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SPEAKOUT

THIS WEEK'S ISSUE: -- Seeking to build momentum for a statewide smoking ban in bars and restaurants, Anne Arundel County Executive John R. Leopold has proposed prohibiting smoking at county establishments as a way of promoting public health and boosting the local economy.

An initial violation would carry a fine of $500 for the establishment; a second offense would result in a $1,000 fine. Smokers could also be penalized. Such a ban would apply throughout Anne Arundel County, including in Annapolis, but the regulations would not apply to private clubs.

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Leopold, a melanoma survivor, acknowledged that the timing of his announcement - on the opening day of the General Assembly session - was aimed at encouraging legislators to pass a statewide ban.

Montgomery, Prince George's, Talbot, Charles and Howard counties have enacted such bans, and Baltimore officials have been considering such a move.

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The chairman of the Anne Arundel County Council said he does not plan to introduce Leopold's measure, which would be required for it to be considered, until after Maryland lawmakers take up the issue statewide.

Should Anne Arundel County, or the state, ban smoking in bars and restaurants?

Ban is unfair to businesses

A smoking ban would be unfair to local businesses.

First and foremost, the fines would be paid by the establishment, not the individual who is actually breaking the proposed law. That's ridiculous.

What happens when someone gets caught smoking at a county or state building? We fine ourselves and increase taxes? Sounds like a revenue generator to me. That will surely boost the local economy - thousands of dollars in fines owed for another individual's actions.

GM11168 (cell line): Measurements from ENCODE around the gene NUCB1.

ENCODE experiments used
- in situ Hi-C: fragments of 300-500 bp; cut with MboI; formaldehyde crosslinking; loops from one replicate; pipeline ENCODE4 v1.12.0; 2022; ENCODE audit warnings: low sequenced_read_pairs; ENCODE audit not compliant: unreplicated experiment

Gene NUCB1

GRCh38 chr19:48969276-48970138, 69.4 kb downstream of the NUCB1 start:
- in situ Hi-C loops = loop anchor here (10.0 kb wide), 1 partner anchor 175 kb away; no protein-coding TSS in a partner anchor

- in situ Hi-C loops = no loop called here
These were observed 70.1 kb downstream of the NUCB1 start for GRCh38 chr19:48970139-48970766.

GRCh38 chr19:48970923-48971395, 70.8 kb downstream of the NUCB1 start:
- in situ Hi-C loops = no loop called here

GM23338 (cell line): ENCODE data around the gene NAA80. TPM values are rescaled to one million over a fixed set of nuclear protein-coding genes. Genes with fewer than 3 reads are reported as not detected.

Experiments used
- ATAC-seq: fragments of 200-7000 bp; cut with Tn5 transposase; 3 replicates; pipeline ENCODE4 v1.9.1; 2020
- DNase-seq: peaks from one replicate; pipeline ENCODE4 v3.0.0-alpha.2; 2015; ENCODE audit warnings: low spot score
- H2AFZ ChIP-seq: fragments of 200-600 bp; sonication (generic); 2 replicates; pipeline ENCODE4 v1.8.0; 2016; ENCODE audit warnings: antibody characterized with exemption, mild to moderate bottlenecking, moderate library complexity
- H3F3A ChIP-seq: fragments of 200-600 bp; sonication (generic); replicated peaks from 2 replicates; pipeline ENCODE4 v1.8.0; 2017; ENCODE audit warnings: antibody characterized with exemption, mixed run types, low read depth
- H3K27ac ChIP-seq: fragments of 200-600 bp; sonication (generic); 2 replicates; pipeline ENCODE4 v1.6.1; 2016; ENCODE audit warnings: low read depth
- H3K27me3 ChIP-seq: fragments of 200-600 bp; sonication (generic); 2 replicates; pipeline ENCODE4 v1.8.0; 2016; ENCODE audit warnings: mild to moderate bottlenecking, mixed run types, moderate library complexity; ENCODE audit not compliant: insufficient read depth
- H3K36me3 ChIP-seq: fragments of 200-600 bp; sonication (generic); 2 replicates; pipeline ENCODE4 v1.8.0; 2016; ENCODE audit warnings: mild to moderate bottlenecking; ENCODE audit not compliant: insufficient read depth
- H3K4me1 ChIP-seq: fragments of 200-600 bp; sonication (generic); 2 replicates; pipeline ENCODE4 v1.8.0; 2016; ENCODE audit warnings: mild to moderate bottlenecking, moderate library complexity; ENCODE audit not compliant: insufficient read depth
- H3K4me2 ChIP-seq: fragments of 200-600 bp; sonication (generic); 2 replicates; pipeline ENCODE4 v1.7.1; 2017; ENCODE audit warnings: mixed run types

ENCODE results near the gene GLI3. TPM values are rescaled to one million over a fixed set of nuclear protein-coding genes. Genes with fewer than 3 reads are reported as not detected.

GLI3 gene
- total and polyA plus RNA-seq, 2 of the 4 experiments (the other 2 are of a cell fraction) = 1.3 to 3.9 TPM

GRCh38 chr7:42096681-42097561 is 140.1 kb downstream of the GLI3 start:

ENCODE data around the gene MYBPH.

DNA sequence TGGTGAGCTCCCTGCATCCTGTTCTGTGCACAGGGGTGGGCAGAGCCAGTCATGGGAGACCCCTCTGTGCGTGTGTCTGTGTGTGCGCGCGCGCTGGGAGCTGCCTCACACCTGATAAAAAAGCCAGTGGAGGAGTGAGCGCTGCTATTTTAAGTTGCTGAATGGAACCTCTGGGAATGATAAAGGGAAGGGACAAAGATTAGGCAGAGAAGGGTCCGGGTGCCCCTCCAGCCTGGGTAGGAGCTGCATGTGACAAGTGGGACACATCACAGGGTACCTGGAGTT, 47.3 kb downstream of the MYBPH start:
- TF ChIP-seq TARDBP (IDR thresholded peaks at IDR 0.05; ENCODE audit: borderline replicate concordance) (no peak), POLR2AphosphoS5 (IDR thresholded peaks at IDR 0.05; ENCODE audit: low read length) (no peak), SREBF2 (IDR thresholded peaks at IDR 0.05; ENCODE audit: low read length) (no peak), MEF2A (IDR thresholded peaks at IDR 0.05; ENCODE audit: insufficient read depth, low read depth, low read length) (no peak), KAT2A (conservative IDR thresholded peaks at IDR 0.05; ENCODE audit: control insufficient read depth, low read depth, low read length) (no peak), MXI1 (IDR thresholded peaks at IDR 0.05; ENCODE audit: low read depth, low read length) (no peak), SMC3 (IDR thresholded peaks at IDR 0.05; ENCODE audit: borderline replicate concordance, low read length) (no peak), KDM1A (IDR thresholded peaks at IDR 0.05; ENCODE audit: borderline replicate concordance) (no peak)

The other problem with this ban is it's going to lead to people standing and smoking outside of entrances to affected buildings. This will create noise and possibly unruly situations at the bars and taverns, where most security is inside. Yes, the neighbors to local establishments will be getting good nights' sleep, now that half of a bar's patrons are smoking and conversing outside.

Private clubs would be excluded from this ban - we wouldn't want the campaign contributors to have to stand outside, in the cold rain to enjoy their cigars, would we?

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I am not a smoker. I don't care if they have to stand in rain to smoke or are sitting next to me. If the smoke bothers me, I leave.

Kevin W. Geisler Pasadena

The writer is manager of Summers Tavern in Pasadena.

Idea ignores the Constitution

What authority does the Anne Arundel or Maryland government have that can regulate smoking? When did we as voters and taxpayers give this authority?

No matter, they do what they please and damn the Constitution.

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Welcome to the People's Republic of Maryland. Check your tobacco, guns and copy of the Constitution at the border.

Paul R. Flanagan Shady Side

County has more important matters

County Executive John Leopold's efforts to ban smoking in bars/restaurants while exempting "private clubs" is another diversion from the task of addressing Anne Arundel taxpayer priorities.

Mr. Leopold spent 16 years waving signs on Anne Arundel highways asking for votes. His political literature espoused his leadership and problem-solving skills. He pledged action on taxpayer priorities: education, growth management and bay pollution.

Instead he fragments the Land Use Department and serves voters leftovers from his legislative agenda.

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How about requiring the posting of building permits on all new construction?

Is the Lee Airport property conservancy agreement, which will have a major impact on South County development and future of the airport, really being honored?

Why are home invasions on the rise in the county?

Mr. Leopold's proposed ban is a smokescreen (pardon the pun) and misdirection of valuable staff time and taxpayer dollars.

Maryellen O. Brady Edgewater

Smoking ban is a health imperative

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Smoking should be banned at all indoor establishments.